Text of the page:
Zazou, the 213-foot yacht everyone at MYS was talking about, took pride of place among Benetti’s displays. Launched in July on commission for an undisclosed sum by an unnamed private owner who only uses it for family purposes, the boat features an onyx dining table for twelve, a massage room, and a capacious media lounge, among precise custom finishes all sourced to Italian producers.

Benetti, Vitelli assured me, has no shortage of customers in the same category, and is now producing yachts designed with a “game-changing” feature, an “oasis deck” with a swimming pool that rests nearly at ocean level.

The sales scene seemed sharp. Visits to many yachts were strictly limited to buyers or investors sent to represent them. SES Yachts, an Istanbul-based Turkish manufacturer, was happy to show me its sleek new three-masted Grace III, a 127-foot sailing beauty with a deck entirely made of Burmese teak, but I could not tour below deck because its buyer was there in last-minute meetings.

CRN Yachts’s Azteca, a 236-foot behemoth built in 2009 that requires a crew of up to 25, was on sale for 65 million euros, with payment accepted in bitcoin. I managed to see the whole thing, but as I completed my tour I was told an offer was expected later the same day.

Critics may charge that yachting is wasteful and self-indulgent. But the industry has changed. Vitelli estimates that most of her company’s new customers list “sustainability” as a leading factor in their preferences for purchases and commissions.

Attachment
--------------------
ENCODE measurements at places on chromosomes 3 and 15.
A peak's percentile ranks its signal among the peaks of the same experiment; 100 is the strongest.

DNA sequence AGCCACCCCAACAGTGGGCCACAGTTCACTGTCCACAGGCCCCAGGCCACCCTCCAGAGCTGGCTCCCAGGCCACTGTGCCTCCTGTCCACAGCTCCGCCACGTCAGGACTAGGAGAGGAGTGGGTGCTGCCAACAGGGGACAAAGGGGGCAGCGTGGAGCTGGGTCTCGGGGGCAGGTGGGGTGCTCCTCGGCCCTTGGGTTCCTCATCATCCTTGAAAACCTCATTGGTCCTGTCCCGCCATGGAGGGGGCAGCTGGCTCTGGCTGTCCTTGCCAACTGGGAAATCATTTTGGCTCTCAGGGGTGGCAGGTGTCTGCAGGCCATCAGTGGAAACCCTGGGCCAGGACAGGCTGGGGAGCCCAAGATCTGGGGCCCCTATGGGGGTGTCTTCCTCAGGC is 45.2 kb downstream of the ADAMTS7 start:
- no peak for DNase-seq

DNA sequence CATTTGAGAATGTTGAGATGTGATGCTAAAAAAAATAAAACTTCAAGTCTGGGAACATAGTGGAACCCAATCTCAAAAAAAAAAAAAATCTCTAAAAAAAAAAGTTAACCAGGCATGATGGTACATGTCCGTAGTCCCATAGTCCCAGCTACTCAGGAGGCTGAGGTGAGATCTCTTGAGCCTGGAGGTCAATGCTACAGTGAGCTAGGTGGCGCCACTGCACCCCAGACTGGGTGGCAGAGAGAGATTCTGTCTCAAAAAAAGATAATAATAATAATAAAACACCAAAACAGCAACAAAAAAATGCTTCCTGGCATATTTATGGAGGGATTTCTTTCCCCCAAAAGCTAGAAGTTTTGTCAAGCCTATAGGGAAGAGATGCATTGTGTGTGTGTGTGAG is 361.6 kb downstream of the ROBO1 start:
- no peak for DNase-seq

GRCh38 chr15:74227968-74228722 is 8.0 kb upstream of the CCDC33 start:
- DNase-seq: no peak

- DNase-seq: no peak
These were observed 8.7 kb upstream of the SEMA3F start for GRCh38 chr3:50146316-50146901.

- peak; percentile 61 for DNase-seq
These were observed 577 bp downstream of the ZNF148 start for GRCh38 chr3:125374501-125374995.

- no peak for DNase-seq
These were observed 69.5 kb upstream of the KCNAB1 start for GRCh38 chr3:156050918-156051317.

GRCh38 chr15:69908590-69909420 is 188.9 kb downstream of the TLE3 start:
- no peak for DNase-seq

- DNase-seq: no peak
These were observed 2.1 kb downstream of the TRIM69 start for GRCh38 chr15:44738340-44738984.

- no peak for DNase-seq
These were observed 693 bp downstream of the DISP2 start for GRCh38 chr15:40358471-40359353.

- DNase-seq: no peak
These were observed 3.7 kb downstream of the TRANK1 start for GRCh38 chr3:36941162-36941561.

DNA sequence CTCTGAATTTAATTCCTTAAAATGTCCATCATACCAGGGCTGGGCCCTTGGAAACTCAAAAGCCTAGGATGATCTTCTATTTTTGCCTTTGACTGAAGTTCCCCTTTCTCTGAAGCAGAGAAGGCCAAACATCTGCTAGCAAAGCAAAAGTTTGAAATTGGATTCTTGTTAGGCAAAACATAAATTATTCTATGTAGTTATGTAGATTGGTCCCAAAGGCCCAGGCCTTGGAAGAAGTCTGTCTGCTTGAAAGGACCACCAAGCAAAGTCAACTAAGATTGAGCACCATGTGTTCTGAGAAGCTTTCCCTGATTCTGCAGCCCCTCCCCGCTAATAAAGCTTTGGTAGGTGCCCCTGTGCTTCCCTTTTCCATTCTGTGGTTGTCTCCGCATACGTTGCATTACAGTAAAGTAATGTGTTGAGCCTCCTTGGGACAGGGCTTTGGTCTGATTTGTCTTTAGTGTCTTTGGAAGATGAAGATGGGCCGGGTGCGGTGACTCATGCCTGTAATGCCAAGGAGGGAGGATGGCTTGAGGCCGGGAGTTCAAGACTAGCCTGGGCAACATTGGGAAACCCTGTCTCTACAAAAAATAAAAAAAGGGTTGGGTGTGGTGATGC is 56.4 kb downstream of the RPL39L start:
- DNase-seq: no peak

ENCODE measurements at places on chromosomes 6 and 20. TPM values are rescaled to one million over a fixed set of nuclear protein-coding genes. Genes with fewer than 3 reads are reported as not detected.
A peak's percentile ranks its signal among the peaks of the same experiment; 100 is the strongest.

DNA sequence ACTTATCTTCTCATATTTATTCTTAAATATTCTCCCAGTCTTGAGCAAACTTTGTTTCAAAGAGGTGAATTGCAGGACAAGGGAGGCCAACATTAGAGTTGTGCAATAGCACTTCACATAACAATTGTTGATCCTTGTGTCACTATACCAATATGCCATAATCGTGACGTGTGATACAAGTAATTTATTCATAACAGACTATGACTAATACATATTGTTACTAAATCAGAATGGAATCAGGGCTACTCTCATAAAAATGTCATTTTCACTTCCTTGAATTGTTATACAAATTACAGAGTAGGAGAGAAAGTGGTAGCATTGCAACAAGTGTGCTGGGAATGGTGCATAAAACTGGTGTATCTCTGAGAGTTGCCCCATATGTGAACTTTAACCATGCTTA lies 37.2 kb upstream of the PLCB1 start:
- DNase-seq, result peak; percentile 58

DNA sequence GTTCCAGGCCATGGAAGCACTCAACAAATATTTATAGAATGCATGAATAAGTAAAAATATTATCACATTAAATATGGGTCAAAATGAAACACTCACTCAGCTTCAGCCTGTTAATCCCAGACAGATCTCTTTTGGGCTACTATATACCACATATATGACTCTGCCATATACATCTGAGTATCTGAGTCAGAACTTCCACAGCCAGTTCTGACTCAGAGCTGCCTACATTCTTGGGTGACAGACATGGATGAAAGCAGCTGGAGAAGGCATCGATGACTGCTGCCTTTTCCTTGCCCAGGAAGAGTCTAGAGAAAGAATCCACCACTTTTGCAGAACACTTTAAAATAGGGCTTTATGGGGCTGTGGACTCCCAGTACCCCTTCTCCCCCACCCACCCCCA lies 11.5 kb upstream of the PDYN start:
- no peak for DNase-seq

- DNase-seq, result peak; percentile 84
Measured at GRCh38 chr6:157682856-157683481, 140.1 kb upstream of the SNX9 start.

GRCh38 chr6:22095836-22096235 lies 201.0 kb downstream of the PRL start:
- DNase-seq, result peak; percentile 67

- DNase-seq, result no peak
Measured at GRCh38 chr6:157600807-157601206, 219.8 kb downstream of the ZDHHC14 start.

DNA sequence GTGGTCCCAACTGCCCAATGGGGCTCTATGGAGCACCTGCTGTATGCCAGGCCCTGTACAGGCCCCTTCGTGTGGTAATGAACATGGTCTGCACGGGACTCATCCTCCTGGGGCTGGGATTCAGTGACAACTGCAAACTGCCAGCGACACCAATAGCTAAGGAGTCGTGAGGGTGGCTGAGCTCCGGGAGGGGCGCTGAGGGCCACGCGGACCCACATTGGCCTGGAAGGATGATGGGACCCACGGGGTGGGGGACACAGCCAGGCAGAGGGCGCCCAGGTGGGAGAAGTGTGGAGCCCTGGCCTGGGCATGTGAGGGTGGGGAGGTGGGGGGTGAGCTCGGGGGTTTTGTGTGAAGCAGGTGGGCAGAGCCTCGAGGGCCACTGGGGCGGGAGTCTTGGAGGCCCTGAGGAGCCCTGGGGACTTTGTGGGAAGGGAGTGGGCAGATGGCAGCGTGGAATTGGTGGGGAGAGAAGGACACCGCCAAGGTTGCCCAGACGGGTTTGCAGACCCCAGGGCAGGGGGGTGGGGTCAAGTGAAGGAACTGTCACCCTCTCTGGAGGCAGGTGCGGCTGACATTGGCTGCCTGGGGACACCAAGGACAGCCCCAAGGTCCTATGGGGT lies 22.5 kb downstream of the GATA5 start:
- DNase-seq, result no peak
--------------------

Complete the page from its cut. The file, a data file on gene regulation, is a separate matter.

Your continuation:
The company’s new hybrid engines, which rely on hydrogen, are on track to reduce emissions by 70% in the coming years.

With annual operating costs that can run into the millions, saving on fuel is as desirable a feature as even the most outlandish amenities.

Anders Kurtén, CEO of Finland-based Baltic Shipyards, mused from the deck of a Path-class yacht, a four-masted sailing vessel with features designed for Arctic as well as Mediterranean sailing conditions, that large diesel-powered yachts may face extinction in the not so distant future.

Yachting’s economic effects are also a win.

The old cliché that yachting is a pastime that resembles standing in a cold shower while tearing up $100 bills is far from accurate.

Zack Hamric, CEO of Azul Marine Lending, a Florida-based finance company that specializes in high-end yacht loans, considers the industry “the ultimate redistribution of wealth.”

“Not a single dollar is wasted,” he told me over lunch at the elegant Yacht Club de Monaco (which is fittingly designed in the form of a megayacht), “it is spent with the countless number of suppliers of raw materials, electronics, motors, and the shipyards themselves – thousands are employed in the industry.”

“After a couple of years go by,” he continued, “the owner orders a new yacht and the cycle repeats itself.”

“You couldn’t take that much money from a man without putting a gun to his head,” Hamric added. 

Paul du Quenoy is president of the Palm Beach Freedom Institute. He holds a Ph.D. in History from Georgetown University. Read more — Here.

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"Not a single dollar is wasted."
yachting, monacao, florida
Wednesday, 29 September 2021 02:04 PM